A so-called pink moon at beginning of spring is sometimes taken to presage frost, damaging young shoots.
In fact, the frost has nothing to do with the Moon. The fact that the Moon is visible at night indicates that the sky is clear and cloudless. Under these conditions, the heat of the ground (accumulated during the day) can rise high in the sky unimpeded. This causes colder nights than if the sky was overcast, and can cause frost.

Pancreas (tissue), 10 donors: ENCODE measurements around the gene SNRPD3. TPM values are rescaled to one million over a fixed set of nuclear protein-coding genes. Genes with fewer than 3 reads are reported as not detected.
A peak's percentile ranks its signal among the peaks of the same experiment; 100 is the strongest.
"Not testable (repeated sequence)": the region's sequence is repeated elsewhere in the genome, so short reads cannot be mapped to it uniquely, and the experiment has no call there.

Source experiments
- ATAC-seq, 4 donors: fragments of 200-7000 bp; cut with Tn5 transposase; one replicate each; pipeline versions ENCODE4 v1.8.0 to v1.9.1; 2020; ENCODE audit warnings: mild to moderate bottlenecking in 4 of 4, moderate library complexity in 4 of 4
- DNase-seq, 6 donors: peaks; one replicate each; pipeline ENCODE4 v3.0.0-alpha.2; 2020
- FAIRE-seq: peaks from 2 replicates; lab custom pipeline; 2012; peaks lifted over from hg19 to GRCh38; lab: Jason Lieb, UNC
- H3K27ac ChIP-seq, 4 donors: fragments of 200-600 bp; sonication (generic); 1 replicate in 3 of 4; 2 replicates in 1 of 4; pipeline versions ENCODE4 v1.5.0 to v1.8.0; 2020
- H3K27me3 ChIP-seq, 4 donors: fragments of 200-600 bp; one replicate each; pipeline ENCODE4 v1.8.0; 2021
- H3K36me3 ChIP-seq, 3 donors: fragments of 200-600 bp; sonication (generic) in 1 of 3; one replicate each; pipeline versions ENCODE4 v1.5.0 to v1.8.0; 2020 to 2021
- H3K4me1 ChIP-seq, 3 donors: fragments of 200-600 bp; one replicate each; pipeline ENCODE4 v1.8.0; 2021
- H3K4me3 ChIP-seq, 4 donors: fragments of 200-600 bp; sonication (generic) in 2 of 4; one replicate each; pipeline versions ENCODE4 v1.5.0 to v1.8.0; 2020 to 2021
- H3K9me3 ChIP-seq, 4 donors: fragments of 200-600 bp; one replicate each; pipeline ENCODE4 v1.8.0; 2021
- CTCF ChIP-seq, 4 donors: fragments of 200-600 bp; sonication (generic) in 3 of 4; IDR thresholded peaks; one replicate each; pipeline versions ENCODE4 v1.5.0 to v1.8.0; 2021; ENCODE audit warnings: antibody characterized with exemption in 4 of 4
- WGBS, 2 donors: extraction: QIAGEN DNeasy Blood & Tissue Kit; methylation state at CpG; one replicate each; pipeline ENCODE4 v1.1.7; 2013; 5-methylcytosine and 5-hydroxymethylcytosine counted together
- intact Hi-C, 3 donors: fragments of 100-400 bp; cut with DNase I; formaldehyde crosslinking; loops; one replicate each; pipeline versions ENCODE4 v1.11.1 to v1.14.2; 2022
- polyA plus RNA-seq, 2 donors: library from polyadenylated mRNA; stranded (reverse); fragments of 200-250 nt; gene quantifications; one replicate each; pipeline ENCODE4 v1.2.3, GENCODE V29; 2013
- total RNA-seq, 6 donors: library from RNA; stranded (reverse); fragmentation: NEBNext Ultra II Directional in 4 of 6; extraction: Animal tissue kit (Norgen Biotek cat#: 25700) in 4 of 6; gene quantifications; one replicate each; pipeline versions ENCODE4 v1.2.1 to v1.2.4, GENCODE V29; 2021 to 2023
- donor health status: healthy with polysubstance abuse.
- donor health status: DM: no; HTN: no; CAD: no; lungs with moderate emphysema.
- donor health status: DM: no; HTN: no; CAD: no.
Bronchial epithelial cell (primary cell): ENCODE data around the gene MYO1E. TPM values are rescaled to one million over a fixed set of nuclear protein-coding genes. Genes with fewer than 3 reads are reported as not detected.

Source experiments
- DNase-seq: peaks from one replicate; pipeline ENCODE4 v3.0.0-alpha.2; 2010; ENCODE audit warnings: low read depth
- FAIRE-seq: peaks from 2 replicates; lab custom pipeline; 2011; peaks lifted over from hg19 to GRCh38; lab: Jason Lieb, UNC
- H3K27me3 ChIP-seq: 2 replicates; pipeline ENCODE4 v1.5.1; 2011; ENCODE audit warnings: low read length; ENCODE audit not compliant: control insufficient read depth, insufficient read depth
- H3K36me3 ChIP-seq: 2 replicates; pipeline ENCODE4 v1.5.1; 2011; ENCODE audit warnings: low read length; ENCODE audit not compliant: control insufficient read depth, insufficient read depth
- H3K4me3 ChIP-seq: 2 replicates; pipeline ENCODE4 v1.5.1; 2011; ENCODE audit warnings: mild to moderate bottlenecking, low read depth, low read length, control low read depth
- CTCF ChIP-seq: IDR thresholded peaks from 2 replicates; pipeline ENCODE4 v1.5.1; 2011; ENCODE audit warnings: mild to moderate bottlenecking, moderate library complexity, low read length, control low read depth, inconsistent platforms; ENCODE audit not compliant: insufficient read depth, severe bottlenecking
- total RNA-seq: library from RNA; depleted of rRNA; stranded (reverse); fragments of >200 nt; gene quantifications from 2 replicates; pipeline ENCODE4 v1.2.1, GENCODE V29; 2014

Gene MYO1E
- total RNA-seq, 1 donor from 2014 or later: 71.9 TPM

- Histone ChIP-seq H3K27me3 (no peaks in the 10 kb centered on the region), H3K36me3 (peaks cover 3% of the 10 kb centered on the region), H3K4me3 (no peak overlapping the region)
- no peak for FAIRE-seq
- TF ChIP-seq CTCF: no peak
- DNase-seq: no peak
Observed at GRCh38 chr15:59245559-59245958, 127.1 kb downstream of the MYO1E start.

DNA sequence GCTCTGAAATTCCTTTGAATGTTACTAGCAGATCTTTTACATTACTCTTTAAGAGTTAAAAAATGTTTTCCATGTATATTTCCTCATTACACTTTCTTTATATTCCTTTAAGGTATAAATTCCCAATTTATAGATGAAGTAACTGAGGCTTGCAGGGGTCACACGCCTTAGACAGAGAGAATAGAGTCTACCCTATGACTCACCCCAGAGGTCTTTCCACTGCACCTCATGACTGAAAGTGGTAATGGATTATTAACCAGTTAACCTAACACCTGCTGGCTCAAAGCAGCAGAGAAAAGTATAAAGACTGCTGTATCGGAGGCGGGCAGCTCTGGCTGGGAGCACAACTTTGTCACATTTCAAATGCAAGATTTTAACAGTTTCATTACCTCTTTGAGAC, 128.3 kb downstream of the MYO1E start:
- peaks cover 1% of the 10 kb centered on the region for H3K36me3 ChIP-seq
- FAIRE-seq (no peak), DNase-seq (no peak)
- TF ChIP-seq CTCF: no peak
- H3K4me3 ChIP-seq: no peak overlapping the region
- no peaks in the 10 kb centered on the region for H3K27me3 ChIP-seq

People in olden times had noticed the correlation between these two phenomena: the Moon and the young shoots, which were seen as though scorched red by the frost. But there is no cause and effect link.
There can be nights when the Moon is visible but there is no frost (if it has not been too cold). And a new Moon will not be visible, but the sky may still be clear and can be frosty.